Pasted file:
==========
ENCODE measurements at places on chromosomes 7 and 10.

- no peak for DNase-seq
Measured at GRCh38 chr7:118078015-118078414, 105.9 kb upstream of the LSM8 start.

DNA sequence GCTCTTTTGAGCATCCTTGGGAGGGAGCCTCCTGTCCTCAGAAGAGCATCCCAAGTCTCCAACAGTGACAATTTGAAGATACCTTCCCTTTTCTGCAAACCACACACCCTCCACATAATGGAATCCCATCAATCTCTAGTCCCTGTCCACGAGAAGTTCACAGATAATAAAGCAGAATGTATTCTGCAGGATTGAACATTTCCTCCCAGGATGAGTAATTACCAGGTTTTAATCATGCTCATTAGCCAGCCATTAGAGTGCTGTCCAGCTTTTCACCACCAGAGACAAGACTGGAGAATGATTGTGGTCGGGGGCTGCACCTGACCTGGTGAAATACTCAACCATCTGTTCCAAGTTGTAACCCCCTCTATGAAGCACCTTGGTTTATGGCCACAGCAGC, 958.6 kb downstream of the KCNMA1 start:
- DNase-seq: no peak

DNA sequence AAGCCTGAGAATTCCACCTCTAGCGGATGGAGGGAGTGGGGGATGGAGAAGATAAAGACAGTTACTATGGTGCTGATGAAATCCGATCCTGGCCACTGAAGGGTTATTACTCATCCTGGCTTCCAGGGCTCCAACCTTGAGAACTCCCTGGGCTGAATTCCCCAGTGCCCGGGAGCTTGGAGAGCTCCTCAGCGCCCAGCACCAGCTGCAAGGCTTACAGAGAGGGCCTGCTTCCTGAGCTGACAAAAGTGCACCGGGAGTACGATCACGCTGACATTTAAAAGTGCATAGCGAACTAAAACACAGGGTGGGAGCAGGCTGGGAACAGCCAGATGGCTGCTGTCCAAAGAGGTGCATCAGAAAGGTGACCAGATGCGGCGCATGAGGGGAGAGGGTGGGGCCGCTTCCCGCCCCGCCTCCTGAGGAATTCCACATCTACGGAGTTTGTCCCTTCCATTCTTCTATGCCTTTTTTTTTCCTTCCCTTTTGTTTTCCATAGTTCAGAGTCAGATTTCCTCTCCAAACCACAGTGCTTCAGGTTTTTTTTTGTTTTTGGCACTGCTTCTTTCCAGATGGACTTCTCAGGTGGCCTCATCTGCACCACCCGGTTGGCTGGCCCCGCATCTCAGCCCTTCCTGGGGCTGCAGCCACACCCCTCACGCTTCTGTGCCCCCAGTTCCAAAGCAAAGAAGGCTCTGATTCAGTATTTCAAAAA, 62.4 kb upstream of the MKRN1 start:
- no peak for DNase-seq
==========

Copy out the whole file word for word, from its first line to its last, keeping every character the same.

ENCODE measurements at places on chromosomes 7 and 10.

- no peak for DNase-seq
Measured at GRCh38 chr7:118078015-118078414, 105.9 kb upstream of the LSM8 start.

DNA sequence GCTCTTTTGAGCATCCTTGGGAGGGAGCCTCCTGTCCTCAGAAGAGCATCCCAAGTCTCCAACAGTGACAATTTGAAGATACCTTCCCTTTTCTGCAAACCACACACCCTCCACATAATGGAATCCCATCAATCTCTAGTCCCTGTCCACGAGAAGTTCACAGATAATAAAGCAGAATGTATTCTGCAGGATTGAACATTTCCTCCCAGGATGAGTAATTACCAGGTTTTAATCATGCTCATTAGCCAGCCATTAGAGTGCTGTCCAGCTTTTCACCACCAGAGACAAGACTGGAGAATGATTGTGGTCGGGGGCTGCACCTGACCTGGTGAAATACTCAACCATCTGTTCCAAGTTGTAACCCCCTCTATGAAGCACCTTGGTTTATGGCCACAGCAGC, 958.6 kb downstream of the KCNMA1 start:
- DNase-seq: no peak

DNA sequence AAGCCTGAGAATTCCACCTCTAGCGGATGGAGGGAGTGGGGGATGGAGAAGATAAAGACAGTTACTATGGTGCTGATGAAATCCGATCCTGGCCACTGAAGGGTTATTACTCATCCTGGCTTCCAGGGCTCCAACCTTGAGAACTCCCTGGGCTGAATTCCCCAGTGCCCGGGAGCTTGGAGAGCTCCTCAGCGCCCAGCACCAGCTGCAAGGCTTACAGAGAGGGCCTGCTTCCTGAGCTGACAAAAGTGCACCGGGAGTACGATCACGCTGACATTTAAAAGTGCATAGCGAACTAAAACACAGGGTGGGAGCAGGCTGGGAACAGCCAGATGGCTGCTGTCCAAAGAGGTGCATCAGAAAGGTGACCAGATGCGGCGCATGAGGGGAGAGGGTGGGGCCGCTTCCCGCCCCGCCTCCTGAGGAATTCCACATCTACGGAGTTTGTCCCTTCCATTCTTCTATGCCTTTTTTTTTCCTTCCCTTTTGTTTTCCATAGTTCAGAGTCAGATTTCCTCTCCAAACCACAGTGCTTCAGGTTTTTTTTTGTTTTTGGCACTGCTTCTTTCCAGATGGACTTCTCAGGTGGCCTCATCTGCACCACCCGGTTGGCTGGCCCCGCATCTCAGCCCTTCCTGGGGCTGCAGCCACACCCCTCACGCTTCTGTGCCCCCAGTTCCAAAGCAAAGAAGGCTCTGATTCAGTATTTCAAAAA, 62.4 kb upstream of the MKRN1 start:
- no peak for DNase-seq